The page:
All About Symbian - Nokia (S60) and Sony Ericsson (UIQ) smartphones unwrapped

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Old 25-10-2007, 10:12 AM
Quakester2000 Quakester2000 is offline
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New Battery More Life???

Well many of us on this board have had their N95's since it was released in March 2007 and we all know how much it has to be charged.
I was wondering if you bought a new Battery a new BL-5f would you see any increase in life for the phone as we all know battery's can only be charged a finite time and with each charge after a certain point capacity starts dropping slowly.
Well i was thinking the way we charge our N95's the batteries wont last as long as their predecessors the BL-5C.

I know people will say many rechargeable batteries they have owned lasted years but not every battery matches the same specifications as the next batch. Some will recharge for years some will burn out quicker than others. And i know with LiON top up charges don't constitute a full recharge which is what counts towards battery life.

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Old 26-10-2007, 06:40 AM
dez_borders dez_borders is offline
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Quote:
Originally Posted by Quakester2000 View Post
I was wondering if you bought a new Battery a new BL-5f would you see any increase in life for the phone as we all know battery's can only be charged a finite time and with each charge after a certain point capacity starts dropping slowly.
Well i was thinking the way we charge our N95's the batteries wont last as long as their predecessors the BL-5C.
.
Li-ion batteries don't suffer from a 'discharge memory effect' but you are correct that batteries don't last forever. I believe with Li-ion the performance is constant until one or more cells dies then battery life suddenly drops sharply and permanently.

In any event Nokia would have to replace a faulty battery under warranty within the first 12 months. After that, I would recommend buying only Genuine Nokia replacement battery - and from a high street store, not from eBay
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Old 27-10-2007, 03:55 PM
coolice coolice is offline
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Hey,

Li-Ion, like Lithium Polymer battery technology degrades over time with use. Slowly the batterys capacity reduces the more times it is cycled, eg. charged & discharged.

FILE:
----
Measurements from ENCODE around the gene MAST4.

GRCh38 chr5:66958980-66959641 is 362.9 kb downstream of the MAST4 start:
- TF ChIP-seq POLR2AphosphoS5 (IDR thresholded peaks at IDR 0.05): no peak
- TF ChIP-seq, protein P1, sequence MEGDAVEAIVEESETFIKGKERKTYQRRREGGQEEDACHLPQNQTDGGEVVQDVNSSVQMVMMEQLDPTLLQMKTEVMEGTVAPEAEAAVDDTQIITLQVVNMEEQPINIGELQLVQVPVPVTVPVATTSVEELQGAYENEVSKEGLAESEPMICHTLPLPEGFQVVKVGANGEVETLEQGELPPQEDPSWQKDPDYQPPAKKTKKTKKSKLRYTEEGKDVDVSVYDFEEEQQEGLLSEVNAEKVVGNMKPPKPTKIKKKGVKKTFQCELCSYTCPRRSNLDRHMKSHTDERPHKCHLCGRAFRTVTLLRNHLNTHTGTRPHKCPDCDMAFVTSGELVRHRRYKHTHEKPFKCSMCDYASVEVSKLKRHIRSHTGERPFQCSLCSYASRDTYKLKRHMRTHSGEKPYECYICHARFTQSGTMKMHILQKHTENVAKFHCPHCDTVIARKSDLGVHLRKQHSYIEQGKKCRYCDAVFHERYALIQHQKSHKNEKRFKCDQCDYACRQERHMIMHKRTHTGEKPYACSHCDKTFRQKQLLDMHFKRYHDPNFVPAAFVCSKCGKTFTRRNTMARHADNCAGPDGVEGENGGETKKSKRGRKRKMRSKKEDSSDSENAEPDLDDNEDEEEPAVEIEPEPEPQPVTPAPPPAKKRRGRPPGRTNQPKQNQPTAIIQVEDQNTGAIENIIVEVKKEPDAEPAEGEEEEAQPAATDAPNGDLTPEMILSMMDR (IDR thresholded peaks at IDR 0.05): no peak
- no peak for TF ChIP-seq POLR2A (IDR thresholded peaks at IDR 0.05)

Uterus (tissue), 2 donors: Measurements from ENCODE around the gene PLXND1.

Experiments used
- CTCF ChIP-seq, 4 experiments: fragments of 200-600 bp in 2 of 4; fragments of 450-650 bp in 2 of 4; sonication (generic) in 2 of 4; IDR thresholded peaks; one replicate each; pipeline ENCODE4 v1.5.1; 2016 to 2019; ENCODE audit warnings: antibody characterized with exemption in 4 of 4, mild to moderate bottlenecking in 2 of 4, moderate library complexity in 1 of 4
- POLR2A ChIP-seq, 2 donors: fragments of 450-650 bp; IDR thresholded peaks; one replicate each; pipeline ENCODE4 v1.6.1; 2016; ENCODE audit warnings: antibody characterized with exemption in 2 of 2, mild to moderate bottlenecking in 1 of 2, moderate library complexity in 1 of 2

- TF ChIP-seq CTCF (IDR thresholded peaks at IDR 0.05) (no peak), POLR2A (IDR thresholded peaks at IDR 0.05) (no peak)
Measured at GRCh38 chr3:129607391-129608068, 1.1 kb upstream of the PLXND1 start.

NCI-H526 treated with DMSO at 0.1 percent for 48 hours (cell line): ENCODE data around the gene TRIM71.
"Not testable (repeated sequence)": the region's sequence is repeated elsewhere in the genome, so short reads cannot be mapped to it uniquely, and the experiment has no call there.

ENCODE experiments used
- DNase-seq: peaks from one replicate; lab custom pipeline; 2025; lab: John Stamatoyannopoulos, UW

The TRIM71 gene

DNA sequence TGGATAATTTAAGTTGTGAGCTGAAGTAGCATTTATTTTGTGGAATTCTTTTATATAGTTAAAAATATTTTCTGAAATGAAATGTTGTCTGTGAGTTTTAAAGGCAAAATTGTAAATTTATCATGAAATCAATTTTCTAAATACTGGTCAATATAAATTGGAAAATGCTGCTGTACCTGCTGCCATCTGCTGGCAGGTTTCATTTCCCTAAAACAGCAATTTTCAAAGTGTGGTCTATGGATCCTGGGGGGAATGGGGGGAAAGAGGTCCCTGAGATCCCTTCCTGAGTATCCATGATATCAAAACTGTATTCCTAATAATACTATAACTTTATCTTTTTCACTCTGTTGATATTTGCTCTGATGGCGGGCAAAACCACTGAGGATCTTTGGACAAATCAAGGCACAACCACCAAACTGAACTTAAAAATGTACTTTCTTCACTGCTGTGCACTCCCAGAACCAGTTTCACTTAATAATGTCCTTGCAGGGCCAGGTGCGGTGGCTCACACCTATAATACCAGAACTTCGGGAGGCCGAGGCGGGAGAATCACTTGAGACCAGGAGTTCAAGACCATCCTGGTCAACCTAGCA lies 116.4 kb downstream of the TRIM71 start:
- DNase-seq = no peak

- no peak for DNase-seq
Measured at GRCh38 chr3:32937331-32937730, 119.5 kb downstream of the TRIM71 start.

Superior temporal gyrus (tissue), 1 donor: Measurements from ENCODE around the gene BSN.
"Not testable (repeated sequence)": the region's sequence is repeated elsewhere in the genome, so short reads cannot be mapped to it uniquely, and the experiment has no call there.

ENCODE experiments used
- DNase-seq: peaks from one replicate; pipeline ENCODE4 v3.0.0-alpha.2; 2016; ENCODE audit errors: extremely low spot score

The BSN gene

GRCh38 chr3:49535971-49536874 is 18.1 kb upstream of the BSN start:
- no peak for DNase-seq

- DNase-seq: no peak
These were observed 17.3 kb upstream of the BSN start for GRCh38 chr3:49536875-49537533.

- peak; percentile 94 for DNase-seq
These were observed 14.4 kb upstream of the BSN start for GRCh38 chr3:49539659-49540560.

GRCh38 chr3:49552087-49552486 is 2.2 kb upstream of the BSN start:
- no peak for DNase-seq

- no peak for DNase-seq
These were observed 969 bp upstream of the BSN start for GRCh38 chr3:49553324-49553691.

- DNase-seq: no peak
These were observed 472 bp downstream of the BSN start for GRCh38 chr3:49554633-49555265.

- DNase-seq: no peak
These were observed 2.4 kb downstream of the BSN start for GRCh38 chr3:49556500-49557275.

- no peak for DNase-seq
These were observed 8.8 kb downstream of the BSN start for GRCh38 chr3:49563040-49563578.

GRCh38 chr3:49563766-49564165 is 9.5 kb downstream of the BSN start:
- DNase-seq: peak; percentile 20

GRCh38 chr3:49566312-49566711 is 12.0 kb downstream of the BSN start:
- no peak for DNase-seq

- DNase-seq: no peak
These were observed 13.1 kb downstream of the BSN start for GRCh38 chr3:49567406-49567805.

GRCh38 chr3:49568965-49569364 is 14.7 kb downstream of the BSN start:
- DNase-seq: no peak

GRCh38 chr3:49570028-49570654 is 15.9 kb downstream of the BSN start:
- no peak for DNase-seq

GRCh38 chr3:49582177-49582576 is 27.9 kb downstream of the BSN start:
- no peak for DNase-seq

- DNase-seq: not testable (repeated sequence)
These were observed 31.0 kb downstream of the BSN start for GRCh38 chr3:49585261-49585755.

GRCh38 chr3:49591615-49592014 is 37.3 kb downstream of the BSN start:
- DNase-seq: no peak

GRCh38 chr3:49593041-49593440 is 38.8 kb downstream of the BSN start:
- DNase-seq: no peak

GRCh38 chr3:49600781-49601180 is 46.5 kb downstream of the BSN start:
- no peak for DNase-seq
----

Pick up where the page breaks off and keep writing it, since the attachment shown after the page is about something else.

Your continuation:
As you say there is no "memory effect" with our phone batterys and so cycling like with the older NiCad battery technology will not bring them back to full capacity again.

Best advice is not to let the Li-Ion pack fully discharge, keep it fully charged whenever you can.

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Old 27-10-2007, 06:40 PM
Mithent Mithent is offline
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One aspect of lithium ion chemistry is that they lose power even when not used - a year-old LiIon pack that's been sitting on a shelf will hold less power than one manufactured yesterday. It's best to store them at around 40% charge in cold conditions, I believe.

For the N95 that's not so much of an issue as no BL-5F batteries are that old, but when buying batteries for older devices it may not be possible to find good batteries if they were all manufactured several years ago.
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Old 28-10-2007, 10:35 AM
pa49 pa49 is offline
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Technically the advantage of the lithium chemistry is that they will maintain their 'power' but loose their ability to retain their 'capacity'. They thus give shorter and shorter cycles of available usage.
This is due to the volatility of lithium. The batteries 'life span clock' starts the moment that they are manufactured and they do indeed have a finite shelf and usage life.
With the batteries we use we will have to determine for each case when their usage becomes too low for practicality. We should, however, expect a good 18months (depending on usage and charging) before we see the signs of degradation.
Remember that one of the downsides of using two batteries bought together is that they will both reach the 'of no practical use' point about the same time and so will need replacing at the same time. Better to buy your second battery well into the life of the first and thus achieve a greater overall life of usage for your investment.
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